Misplaced Trust.


Though you play the whore, O Israel, let not Judah become guilty.  Enter not into Gilgal, nor go up to Beth-aven, and swear not, “As the Lord lives.” Like a stubborn heifer, Israel is stubborn; can the Lord now feed them like a lamb in a broad pasture? Ephraim is joined to idols; leave him alone. When their drink is gone, they give themselves to whoring; their rulers dearly love shame. A wind has wrapped them in its wings, and they shall be ashamed because of their sacrifices. – Hosea 4L15-19 ESV

God warned the northern kingdom of Israel not to pollute the southern kingdom of Judah with its unfaithful practices. While Judah had not been exactly an icon of virtue and faithfulness as a nation, it had not yet sunk to the all-time low that Israel had. The northern kingdom was guilty of having set up pagan shrines throughout its territory, in places like Gilgal and Bethel. Hosea sarcastically referred to Bethel (house of God) as Beth-aven (house of wickedness) because of the pagan worship performed there. And he warns the people of Israel not to go to these pagan shrines and make oaths to God, because they no longer worshiped Him. Hosea knew that once they heard of God’s pending judgment against them, the Israelites would try and call on His name in an insincere attempt to avoid punishment. They were stubborn and set in their ways. They were not going to change and God was no longer going to treat them like one of His own.

Ephraim was the largest of the ten tribes that made up the northern kingdom and so God uses the name of this tribe as another reference to Israel. The greatest and largest tribe had joined themselves to idols, and they were shameless in their abandonment of God. Even the leaders of the people felt no remorse or shame. So God was going to abandon them and called on all others to do the same. He would give them up to their desires and allow them to place all their faith and trust in false gods. But a wind of judgment was coming. The punishment for their rejection of God would catch them up like a mighty wind and blow them into captivity in Assyria, where they would finally recognize the folly of their ways. But up until that moment, they would remain stubborn and unresponsive to the calls of Hosea to repent and return to God.

It is amazing how stubborn we can become when we begin to stray from our faithfulness to God. We learn to justify our actions and defend our behavior, trying to prove that what we are doing is not all that bad. We argue that we have not really abandoned God, but our actions tell a different story. We stubbornly reject conviction, demanding that what we are doing is fully acceptable. We demand that we have really rejected or abandoned God, but are simply doing what is necessary to survive in this world. That’s how we end up justifying our more subtle forms of idol worship, turning seemingly innocent things like money, success, entertainment, pleasure, education, and materialism into replacements for God. When someone tries to point out that we have made a god out of money, having placed all our hope and faith in it and seeing it as our source of hope and contentment, we stubbornly deny it. But the very thought of losing or giving up our money frightens us beyond belief. If someone suggested that entertainment had become our god, providing us with joy and pleasure, we would vehemently deny it. But if we were challenged to give it up or fast from it for a month, the very thought would send chills up our spines. If we were accused of having made a god out of material things, we would scoff, arguing that we were simply enjoying the blessings of God. But if we were encouraged to give up those things and live simpler lives, trusting in the goodness of God, we would find the very though disconcerting.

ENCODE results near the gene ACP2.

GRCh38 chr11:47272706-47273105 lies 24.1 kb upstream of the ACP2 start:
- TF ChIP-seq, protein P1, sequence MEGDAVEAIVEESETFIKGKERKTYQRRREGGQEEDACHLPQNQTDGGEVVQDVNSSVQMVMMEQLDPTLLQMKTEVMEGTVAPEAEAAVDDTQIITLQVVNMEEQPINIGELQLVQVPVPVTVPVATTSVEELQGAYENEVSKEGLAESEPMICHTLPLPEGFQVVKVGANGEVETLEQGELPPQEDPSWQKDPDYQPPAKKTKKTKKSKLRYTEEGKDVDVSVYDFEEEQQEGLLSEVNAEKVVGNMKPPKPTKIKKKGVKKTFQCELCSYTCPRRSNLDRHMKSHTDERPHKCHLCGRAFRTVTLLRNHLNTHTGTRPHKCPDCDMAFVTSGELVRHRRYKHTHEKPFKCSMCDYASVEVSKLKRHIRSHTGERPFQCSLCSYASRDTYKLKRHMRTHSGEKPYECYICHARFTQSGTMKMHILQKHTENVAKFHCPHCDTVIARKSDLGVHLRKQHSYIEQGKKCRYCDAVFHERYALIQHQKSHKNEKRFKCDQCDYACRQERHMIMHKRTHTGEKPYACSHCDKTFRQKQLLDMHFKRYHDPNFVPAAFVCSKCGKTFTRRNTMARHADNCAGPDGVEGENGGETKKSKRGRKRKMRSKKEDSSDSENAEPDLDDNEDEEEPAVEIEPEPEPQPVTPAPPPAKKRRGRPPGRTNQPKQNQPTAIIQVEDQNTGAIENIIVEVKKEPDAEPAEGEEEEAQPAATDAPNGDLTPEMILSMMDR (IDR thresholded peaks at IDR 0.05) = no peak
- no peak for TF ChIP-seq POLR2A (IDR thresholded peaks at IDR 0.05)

There is nothing wrong with money, success, entertainment, pleasure, education, or materialism. In fact, God has promised to bless His people. But when we make gods out of those things, giving them prominence over the one true God, we are standing on shaky ground. When we look to anything other than God for our hope, happiness, fulfillment, satisfaction or peace, we are worshiping false gods. And when the threat of losing any of these things causes us to panic, it is a good sign that we have placed more trust in them than we have in God. Even our health can become a god. We can worship good health, trying to prolong our lives by spending inordinate amounts of time and money on our physical well-being, while neglecting our spiritual health. Paul warned Timothy, “Physical training is good, but training for godliness is much better, promising benefits in this life and in the life to come” (1 Timothy 4:8 NLT). The constant danger we all face as believers is making the things of this world our primary emphasis and focus. At the heart of faith is trust. It is a reliance on and belief in the promises of God, that He will supply all our needs. It is trusting that He has our best in mind and that material things, while not sinful in themselves, are not the primary indicator of God’s blessings. That is why Paul said, “I know how to live on almost nothing or with everything. I have learned the secret of living in every situation, whether it is with a full stomach or empty, with plenty or little. For I can do everything through Christ, who gives me strength” (Philippians 4:11-13 NLT). He had learned to place his trust in God, so that his circumstances no longer served as his source of contentment or happiness. God was enough. But can most of us say the same thing? Is God enough? Or have we developed a litany of other things we have to have in order to be happy, content, satisfied, and fulfilled? The fact that we have other things we worship is not so much the problem as our stubbornness and refusal to let go of them. God is calling us to trust in Him and Him alone. But will we?

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